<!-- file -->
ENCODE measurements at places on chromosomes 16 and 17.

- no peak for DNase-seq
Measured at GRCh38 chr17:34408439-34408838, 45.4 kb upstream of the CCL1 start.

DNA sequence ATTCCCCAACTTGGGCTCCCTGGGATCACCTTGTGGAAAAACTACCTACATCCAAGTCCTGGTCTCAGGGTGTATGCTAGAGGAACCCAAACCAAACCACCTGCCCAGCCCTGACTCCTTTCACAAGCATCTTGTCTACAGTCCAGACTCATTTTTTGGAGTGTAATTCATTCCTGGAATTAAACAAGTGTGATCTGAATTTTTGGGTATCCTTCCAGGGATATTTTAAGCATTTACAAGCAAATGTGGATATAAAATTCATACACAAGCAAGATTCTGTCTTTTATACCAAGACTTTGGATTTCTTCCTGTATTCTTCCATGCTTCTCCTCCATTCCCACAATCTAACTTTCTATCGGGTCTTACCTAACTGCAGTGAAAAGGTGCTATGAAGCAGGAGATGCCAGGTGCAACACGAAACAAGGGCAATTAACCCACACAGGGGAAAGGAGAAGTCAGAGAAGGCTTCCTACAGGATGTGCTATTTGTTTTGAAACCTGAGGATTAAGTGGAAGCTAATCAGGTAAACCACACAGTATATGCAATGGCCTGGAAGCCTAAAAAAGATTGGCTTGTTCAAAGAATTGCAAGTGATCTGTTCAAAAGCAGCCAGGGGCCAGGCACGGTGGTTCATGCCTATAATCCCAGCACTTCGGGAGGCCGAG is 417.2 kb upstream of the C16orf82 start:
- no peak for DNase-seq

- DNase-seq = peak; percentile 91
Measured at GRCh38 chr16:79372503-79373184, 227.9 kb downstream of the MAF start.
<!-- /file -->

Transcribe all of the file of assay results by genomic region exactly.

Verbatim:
ENCODE measurements at places on chromosomes 16 and 17.

- no peak for DNase-seq
Measured at GRCh38 chr17:34408439-34408838, 45.4 kb upstream of the CCL1 start.

DNA sequence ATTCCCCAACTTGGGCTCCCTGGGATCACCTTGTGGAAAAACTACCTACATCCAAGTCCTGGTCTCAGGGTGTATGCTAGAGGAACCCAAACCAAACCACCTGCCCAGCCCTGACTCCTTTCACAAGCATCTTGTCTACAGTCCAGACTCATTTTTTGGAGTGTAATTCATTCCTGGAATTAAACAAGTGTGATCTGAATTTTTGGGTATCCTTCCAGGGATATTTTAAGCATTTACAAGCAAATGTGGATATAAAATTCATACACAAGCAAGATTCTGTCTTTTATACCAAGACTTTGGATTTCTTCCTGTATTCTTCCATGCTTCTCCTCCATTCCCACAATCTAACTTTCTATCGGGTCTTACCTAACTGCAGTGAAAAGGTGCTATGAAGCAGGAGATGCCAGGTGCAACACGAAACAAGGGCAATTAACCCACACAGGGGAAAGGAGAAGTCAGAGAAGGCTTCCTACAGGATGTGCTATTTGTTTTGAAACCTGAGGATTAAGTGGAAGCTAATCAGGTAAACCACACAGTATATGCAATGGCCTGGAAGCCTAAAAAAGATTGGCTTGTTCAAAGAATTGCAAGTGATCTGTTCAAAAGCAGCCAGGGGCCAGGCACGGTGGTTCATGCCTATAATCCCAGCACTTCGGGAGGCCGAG is 417.2 kb upstream of the C16orf82 start:
- no peak for DNase-seq

- DNase-seq = peak; percentile 91
Measured at GRCh38 chr16:79372503-79373184, 227.9 kb downstream of the MAF start.